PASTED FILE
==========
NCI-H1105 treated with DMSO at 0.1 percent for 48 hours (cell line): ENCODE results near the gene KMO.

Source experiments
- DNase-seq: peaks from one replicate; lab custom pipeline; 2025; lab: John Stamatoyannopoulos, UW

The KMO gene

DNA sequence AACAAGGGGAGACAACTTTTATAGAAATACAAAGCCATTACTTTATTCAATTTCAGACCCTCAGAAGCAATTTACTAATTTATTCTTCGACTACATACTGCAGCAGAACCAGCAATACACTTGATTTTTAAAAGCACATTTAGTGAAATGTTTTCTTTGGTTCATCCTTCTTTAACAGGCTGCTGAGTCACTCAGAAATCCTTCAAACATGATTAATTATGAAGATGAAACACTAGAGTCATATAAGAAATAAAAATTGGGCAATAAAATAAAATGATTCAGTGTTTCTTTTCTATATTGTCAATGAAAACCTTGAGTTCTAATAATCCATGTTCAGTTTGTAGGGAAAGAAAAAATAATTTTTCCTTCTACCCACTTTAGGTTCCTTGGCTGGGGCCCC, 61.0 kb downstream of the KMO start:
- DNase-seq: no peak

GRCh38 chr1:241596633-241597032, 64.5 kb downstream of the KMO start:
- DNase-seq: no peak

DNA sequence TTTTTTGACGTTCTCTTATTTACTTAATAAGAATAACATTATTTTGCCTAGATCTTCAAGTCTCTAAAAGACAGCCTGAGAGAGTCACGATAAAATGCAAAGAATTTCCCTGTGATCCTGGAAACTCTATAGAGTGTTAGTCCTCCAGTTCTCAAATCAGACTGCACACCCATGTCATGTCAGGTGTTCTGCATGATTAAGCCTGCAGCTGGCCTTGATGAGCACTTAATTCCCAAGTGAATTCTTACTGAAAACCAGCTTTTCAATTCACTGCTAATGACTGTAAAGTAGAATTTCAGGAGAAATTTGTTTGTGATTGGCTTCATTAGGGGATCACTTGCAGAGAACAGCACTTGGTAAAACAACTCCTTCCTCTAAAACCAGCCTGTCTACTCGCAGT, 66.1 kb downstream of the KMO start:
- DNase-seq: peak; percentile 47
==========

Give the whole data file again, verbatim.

NCI-H1105 treated with DMSO at 0.1 percent for 48 hours (cell line): ENCODE results near the gene KMO.

Source experiments
- DNase-seq: peaks from one replicate; lab custom pipeline; 2025; lab: John Stamatoyannopoulos, UW

The KMO gene

DNA sequence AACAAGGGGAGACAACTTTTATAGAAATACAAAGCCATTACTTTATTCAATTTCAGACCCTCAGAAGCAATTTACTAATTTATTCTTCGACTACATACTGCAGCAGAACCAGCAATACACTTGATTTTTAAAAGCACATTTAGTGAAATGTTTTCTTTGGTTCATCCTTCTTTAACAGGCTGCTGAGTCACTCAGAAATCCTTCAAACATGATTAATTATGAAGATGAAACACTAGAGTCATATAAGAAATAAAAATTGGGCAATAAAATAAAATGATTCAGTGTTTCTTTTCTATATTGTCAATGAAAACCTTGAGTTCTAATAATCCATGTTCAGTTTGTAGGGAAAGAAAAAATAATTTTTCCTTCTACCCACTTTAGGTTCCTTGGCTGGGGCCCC, 61.0 kb downstream of the KMO start:
- DNase-seq: no peak

GRCh38 chr1:241596633-241597032, 64.5 kb downstream of the KMO start:
- DNase-seq: no peak

DNA sequence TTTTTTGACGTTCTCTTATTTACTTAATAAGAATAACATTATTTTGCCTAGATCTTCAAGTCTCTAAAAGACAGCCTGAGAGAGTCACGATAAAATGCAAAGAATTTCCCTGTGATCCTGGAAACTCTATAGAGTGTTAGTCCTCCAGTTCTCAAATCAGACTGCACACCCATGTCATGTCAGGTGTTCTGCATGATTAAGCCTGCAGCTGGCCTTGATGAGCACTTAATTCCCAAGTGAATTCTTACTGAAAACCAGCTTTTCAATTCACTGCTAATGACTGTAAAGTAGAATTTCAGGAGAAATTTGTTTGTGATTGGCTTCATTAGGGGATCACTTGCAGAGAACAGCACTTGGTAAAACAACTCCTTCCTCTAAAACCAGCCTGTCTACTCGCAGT, 66.1 kb downstream of the KMO start:
- DNase-seq: peak; percentile 47